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Some warships, ships of the line or frigates, were occasionally used with limited artillery, by reducing the number and calibre of their guns. Since ships have a limited amount of cargo space, they may be armed en flûte to make room for other cargo, such as troops and ammunition. This reduces the ship's ability to defend herself if attacked.
The term emerged from the French name for a type of ship – the cargo-carrying flûte used extensively as a mercantile ship or as a naval auxiliary vessel. In turn this derived from the Dutch name fluyt, probably the most common type of cargo-carrier during the seventeenth century – when in English usage it was commonly rendered as a flyboat.
This tactic was most relevant in the Age of Sail, when gun decks took up most of the space on a warship above the waterline. Reducing the artillery of a ship of the line or a frigate entailed a dramatic saving in space, since the removal of certain guns meant that their gunners (and their equipment and provisions) were not needed. The size of the crew of a sailing warship was determined primarily by the number of guns on the ship, sometimes over 100, as each gun needed a crew of several men, and it might be necessary to have all the guns in action simultaneously. The number of men required to fight on board the ship was far higher than the number needed simply to sail it. A typical ship of the line armed en flûte would have her armament cut down to a quarter of her maximum, and could accommodate over 1,000 troops.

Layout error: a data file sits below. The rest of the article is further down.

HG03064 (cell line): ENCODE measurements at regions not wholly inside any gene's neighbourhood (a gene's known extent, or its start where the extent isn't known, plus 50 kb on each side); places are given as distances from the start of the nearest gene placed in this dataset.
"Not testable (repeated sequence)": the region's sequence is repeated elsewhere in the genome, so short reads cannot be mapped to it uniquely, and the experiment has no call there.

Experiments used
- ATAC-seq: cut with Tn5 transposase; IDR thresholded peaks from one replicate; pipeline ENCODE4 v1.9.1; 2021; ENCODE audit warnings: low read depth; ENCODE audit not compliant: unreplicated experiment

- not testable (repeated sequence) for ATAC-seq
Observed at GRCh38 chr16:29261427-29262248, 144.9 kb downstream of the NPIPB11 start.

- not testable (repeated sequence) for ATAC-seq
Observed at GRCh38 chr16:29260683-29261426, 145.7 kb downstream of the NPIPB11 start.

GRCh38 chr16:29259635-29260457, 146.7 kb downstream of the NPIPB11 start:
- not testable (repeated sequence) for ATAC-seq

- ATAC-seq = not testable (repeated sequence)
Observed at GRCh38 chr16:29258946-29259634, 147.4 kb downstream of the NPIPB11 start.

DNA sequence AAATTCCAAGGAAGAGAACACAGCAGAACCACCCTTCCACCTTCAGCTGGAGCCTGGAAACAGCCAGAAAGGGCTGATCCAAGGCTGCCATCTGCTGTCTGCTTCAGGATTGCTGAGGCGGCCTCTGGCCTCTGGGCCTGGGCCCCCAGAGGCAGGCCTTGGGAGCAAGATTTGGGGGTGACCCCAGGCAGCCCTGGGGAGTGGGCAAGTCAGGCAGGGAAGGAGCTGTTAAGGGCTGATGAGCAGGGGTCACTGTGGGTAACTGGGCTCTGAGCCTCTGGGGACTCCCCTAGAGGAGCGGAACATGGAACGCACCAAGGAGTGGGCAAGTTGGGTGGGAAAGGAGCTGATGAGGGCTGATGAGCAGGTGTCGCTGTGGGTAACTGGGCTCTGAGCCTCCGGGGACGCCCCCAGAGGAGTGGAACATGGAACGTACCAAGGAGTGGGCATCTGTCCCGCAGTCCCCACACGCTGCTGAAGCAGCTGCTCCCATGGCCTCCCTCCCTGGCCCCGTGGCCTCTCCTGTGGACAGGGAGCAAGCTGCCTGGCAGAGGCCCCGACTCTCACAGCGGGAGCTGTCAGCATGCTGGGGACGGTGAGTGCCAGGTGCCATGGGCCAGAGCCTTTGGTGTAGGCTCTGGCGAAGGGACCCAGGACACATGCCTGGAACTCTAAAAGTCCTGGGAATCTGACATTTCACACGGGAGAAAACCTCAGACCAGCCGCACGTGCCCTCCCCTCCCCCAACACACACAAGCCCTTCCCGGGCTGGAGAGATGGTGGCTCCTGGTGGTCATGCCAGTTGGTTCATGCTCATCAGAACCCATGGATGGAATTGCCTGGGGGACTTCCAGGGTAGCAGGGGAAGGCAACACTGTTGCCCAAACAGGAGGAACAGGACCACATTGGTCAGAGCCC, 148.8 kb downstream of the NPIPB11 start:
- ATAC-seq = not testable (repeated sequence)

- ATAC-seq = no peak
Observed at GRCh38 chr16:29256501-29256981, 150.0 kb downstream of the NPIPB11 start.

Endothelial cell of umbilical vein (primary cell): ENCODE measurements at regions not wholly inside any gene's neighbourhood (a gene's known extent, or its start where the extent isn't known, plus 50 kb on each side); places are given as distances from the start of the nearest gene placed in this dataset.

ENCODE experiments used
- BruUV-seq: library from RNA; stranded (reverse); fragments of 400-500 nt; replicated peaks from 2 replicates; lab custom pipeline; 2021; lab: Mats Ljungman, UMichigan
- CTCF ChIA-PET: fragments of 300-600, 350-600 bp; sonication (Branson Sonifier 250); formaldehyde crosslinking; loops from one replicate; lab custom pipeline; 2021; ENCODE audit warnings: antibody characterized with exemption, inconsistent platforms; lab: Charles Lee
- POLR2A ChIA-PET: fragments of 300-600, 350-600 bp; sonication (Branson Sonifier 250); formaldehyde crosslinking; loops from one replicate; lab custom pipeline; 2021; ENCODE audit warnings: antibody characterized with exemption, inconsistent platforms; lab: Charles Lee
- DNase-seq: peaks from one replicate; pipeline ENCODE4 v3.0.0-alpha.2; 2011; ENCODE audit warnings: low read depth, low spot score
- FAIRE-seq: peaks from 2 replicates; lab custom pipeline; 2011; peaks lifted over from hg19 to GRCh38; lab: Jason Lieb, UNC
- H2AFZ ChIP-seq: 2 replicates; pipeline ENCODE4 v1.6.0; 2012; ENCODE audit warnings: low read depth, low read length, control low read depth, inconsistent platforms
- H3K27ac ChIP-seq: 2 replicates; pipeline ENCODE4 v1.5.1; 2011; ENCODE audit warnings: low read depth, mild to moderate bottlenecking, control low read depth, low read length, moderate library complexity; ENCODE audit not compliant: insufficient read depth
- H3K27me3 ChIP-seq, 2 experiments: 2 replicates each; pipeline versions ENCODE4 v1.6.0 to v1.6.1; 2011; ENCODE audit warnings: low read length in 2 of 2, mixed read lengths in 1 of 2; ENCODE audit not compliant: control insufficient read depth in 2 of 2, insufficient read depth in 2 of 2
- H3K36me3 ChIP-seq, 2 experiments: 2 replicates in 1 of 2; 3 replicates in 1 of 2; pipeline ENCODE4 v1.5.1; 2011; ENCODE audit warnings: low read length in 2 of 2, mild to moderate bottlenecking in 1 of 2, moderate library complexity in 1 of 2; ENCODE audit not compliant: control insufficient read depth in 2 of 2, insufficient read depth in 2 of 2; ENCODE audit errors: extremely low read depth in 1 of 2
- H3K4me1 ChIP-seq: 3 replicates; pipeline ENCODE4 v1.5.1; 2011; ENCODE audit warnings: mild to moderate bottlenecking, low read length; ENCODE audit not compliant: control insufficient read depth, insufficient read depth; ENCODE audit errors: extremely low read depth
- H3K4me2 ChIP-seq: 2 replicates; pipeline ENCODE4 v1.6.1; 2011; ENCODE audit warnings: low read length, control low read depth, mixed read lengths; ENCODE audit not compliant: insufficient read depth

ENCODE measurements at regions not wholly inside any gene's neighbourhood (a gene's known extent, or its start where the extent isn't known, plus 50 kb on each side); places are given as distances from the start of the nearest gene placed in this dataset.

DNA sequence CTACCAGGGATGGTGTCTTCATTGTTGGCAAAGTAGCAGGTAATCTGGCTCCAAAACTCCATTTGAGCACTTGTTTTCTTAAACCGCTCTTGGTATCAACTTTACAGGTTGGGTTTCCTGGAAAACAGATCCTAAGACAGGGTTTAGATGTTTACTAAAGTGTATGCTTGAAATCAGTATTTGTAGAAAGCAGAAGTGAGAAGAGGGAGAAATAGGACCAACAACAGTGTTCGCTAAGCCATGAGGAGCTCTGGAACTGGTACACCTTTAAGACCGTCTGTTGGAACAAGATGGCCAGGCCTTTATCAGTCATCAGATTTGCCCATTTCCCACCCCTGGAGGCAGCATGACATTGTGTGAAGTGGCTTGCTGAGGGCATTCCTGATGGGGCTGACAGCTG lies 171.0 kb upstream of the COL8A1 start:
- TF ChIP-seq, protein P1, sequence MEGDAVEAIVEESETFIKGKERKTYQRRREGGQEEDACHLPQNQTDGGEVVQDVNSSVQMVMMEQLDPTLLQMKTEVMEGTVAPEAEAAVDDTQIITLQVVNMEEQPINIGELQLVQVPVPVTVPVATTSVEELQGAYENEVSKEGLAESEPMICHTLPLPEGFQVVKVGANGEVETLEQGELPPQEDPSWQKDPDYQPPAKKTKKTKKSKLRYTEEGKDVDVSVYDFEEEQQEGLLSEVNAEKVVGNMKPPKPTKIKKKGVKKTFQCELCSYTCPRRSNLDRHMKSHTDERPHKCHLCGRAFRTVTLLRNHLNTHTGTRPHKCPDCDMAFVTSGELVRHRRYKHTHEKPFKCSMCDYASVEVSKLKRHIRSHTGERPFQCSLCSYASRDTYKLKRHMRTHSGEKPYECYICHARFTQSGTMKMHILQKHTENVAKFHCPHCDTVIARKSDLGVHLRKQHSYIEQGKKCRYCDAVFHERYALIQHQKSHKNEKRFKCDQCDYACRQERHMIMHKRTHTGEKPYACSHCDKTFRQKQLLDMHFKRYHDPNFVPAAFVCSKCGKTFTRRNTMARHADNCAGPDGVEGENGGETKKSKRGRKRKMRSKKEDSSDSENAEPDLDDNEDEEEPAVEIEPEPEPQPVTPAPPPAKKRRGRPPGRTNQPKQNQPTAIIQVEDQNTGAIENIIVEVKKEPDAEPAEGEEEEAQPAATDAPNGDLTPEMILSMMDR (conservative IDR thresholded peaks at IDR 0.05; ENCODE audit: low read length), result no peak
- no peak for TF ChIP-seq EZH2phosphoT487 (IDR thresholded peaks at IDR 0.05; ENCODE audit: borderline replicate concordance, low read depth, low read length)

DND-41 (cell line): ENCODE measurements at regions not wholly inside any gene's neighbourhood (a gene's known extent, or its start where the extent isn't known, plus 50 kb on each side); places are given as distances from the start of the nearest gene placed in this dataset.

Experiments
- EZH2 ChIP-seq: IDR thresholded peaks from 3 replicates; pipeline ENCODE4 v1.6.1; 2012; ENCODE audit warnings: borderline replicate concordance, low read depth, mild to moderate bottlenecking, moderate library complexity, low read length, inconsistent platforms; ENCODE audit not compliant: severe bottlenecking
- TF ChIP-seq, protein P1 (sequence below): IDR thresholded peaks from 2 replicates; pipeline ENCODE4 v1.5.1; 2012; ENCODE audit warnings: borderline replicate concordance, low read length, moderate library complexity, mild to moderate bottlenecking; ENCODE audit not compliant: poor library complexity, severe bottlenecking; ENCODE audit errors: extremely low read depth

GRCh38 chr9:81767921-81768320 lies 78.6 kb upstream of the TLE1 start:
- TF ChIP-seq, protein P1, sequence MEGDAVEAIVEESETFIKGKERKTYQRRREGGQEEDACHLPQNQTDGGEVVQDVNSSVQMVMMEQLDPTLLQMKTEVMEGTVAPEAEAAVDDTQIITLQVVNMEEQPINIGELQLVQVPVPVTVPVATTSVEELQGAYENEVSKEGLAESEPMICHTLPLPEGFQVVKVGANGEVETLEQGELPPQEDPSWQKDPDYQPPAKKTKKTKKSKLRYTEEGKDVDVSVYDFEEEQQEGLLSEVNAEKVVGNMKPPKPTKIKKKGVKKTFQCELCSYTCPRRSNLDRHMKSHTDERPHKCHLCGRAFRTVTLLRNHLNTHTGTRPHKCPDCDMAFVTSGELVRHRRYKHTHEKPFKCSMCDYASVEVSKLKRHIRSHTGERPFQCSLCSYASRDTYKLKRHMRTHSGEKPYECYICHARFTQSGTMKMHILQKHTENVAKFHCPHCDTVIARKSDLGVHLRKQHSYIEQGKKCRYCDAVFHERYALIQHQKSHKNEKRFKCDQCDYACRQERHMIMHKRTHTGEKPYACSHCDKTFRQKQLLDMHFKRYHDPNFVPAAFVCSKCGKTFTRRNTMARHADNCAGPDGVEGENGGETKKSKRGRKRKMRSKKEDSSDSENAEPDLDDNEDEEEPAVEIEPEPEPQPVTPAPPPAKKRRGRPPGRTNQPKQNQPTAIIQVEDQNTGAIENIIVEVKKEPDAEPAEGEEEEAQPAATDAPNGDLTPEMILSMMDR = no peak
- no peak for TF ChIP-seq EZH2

For instance, leading up to the Seven Years' War, the French sent 3,000 troops to reinforce French Canada aboard a large squadron of ships-of-war. To make room for these troops, most of the ships were armed en flûte.
As an opposite, a ship fitted with her entire complement of sailors, guns and ammunition was said to be armed "en guerre" (French: "readied for war").
Notes and references
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